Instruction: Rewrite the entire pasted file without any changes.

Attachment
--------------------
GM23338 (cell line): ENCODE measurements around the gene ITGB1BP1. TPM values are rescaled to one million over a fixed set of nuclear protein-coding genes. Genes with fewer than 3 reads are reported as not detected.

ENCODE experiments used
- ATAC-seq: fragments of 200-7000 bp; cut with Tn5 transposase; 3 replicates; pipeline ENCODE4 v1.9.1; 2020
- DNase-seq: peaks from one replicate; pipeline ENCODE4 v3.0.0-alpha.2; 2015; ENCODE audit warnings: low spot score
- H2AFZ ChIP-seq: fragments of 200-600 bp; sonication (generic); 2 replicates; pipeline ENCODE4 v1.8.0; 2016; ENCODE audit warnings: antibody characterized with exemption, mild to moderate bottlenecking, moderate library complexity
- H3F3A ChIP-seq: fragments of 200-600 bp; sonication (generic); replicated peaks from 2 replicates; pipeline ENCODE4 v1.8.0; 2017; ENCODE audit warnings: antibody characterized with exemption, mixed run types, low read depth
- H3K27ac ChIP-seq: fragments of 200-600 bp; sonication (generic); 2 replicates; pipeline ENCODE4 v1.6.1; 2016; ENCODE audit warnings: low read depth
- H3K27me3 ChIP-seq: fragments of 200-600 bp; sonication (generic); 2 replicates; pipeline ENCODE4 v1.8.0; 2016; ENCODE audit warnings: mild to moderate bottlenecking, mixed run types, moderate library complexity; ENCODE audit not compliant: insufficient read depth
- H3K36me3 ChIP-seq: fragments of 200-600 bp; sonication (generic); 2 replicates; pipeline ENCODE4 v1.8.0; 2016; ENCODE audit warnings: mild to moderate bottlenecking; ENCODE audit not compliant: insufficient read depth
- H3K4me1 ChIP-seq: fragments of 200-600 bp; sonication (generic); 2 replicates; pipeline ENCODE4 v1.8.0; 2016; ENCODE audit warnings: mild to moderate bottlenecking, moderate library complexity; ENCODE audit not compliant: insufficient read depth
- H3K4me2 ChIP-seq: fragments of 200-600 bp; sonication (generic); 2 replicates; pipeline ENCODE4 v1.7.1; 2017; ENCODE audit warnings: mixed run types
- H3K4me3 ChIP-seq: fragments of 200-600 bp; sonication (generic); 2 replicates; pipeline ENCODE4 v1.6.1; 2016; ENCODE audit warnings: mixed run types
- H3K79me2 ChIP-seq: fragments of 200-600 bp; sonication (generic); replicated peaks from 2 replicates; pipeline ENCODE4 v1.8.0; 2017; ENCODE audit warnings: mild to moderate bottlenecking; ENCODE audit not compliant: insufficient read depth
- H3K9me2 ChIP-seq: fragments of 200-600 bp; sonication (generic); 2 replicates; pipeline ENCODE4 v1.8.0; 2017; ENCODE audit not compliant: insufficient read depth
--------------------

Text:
GM23338 (cell line): ENCODE measurements around the gene ITGB1BP1. TPM values are rescaled to one million over a fixed set of nuclear protein-coding genes. Genes with fewer than 3 reads are reported as not detected.

ENCODE experiments used
- ATAC-seq: fragments of 200-7000 bp; cut with Tn5 transposase; 3 replicates; pipeline ENCODE4 v1.9.1; 2020
- DNase-seq: peaks from one replicate; pipeline ENCODE4 v3.0.0-alpha.2; 2015; ENCODE audit warnings: low spot score
- H2AFZ ChIP-seq: fragments of 200-600 bp; sonication (generic); 2 replicates; pipeline ENCODE4 v1.8.0; 2016; ENCODE audit warnings: antibody characterized with exemption, mild to moderate bottlenecking, moderate library complexity
- H3F3A ChIP-seq: fragments of 200-600 bp; sonication (generic); replicated peaks from 2 replicates; pipeline ENCODE4 v1.8.0; 2017; ENCODE audit warnings: antibody characterized with exemption, mixed run types, low read depth
- H3K27ac ChIP-seq: fragments of 200-600 bp; sonication (generic); 2 replicates; pipeline ENCODE4 v1.6.1; 2016; ENCODE audit warnings: low read depth
- H3K27me3 ChIP-seq: fragments of 200-600 bp; sonication (generic); 2 replicates; pipeline ENCODE4 v1.8.0; 2016; ENCODE audit warnings: mild to moderate bottlenecking, mixed run types, moderate library complexity; ENCODE audit not compliant: insufficient read depth
- H3K36me3 ChIP-seq: fragments of 200-600 bp; sonication (generic); 2 replicates; pipeline ENCODE4 v1.8.0; 2016; ENCODE audit warnings: mild to moderate bottlenecking; ENCODE audit not compliant: insufficient read depth
- H3K4me1 ChIP-seq: fragments of 200-600 bp; sonication (generic); 2 replicates; pipeline ENCODE4 v1.8.0; 2016; ENCODE audit warnings: mild to moderate bottlenecking, moderate library complexity; ENCODE audit not compliant: insufficient read depth
- H3K4me2 ChIP-seq: fragments of 200-600 bp; sonication (generic); 2 replicates; pipeline ENCODE4 v1.7.1; 2017; ENCODE audit warnings: mixed run types
- H3K4me3 ChIP-seq: fragments of 200-600 bp; sonication (generic); 2 replicates; pipeline ENCODE4 v1.6.1; 2016; ENCODE audit warnings: mixed run types
- H3K79me2 ChIP-seq: fragments of 200-600 bp; sonication (generic); replicated peaks from 2 replicates; pipeline ENCODE4 v1.8.0; 2017; ENCODE audit warnings: mild to moderate bottlenecking; ENCODE audit not compliant: insufficient read depth
- H3K9me2 ChIP-seq: fragments of 200-600 bp; sonication (generic); 2 replicates; pipeline ENCODE4 v1.8.0; 2017; ENCODE audit not compliant: insufficient read depth